Buying a DTV Digital-to-Analog Converter Box
If you have an older TV — one manufactured before March 1, 2007 — in order to pick up over-the-air digital television (DTV) signals, you’ll need to purchase and install a digital-to-analog converter box. But don’t worry: It won’t be as difficult or as expensive as it may sound.
If you get your TV signal from either cable or a satellite dish, you don’t need a converter box. The mandate to switch to digital signals involves only the free, over-the-air signals.
Keeping in mind that the forced switch to digital TV signals could be an economic burden on some, the U.S. Department of Commerce and the National Telecommunications and Information Agency (NTIA) have created a coupon program whereby any family can receive up to two $40 coupons good toward the purchase of one converter box per coupon. Getting hold of these coupons is easy:
- You can apply for them online.
- You can call the Coupon Program 24-hour hotline at 1-888-DTV-2009. Deaf or hard of hearing callers can access TTY services from 9am to 9pm Eastern time at 1-877-530-2634 (English) or 1-866-495-1161 (Spanish).
- You can download and print a coupon application. After you’ve printed and filled out the application, do one of the following:
• Mail it to P.O. Box 2000, Portland, OR 97208-2000
• Fax it to 1-877-DTV-4ME2 (1-877-388-4632)
Not all converter boxes are eligible for purchase with the coupon. Coupon-eligible converter boxes contain no features or functions other than those needed to convert a digital signal to an analog signal (but they can include a remote control). Electronics manufacturers want your business, so they will clearly mark whether a converter box is coupon-eligible right there on the box.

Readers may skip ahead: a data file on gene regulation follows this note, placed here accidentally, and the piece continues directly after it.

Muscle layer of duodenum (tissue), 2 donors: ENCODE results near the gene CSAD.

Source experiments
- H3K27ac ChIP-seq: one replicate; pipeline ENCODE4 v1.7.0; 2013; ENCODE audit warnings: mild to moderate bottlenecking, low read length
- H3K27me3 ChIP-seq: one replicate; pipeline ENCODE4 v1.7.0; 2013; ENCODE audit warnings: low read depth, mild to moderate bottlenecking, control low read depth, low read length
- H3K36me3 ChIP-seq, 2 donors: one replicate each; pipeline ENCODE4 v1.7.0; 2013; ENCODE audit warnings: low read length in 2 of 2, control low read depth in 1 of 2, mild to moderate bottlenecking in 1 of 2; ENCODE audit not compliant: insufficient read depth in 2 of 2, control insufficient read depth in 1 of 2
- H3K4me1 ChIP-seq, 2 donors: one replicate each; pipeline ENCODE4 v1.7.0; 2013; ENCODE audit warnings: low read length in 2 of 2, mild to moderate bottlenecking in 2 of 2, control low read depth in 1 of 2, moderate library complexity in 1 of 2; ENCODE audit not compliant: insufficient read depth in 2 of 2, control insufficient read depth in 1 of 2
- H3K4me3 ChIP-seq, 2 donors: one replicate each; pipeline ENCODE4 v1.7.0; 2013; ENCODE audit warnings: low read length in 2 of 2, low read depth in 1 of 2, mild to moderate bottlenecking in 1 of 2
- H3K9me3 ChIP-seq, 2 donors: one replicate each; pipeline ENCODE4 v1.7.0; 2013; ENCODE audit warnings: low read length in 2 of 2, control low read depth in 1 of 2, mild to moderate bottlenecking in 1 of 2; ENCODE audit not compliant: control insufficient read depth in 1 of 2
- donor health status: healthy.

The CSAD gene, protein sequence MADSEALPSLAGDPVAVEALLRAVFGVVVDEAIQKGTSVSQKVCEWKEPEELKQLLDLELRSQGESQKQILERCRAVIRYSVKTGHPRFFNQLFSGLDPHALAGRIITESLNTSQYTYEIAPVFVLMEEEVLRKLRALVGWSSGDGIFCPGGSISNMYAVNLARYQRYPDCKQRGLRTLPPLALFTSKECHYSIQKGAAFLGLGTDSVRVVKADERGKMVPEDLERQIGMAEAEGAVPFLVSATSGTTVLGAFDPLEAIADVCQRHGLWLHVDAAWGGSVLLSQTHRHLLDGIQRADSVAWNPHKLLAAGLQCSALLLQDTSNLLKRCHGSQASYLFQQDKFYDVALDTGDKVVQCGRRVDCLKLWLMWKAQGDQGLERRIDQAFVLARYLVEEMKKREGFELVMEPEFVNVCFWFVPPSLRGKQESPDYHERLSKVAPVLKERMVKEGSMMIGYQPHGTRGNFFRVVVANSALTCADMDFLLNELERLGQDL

You can buy a converter box at just about any electronics retailer. Converter boxes run from $40 to $70; most of them are around $60. With your $40 coupon, that’s only a $20 investment.
Converter boxes attach to your TV with basic coaxial cable, and your converter box package will likely include the necessary cables. Some of them can also connect with red, white, and yellow audio/video (A/V) connectors, which can be useful if you also want to connect your VCR to the converter box.
If your antenna connects to your TV with two flat, U-shaped connectors held down by screws, you’ll need a small device that lets you turn that connection into a coaxial connector. They only cost around $5.
Television stations aren’t required to start broadcasting a 100% digital signal until June 12, 2009. Most stations have already started their digital broadcasts alongside their analog signals, and a number of them have already made the switch, so there’s no reason to wait to buy and install a converter box. Start enjoying digital television today!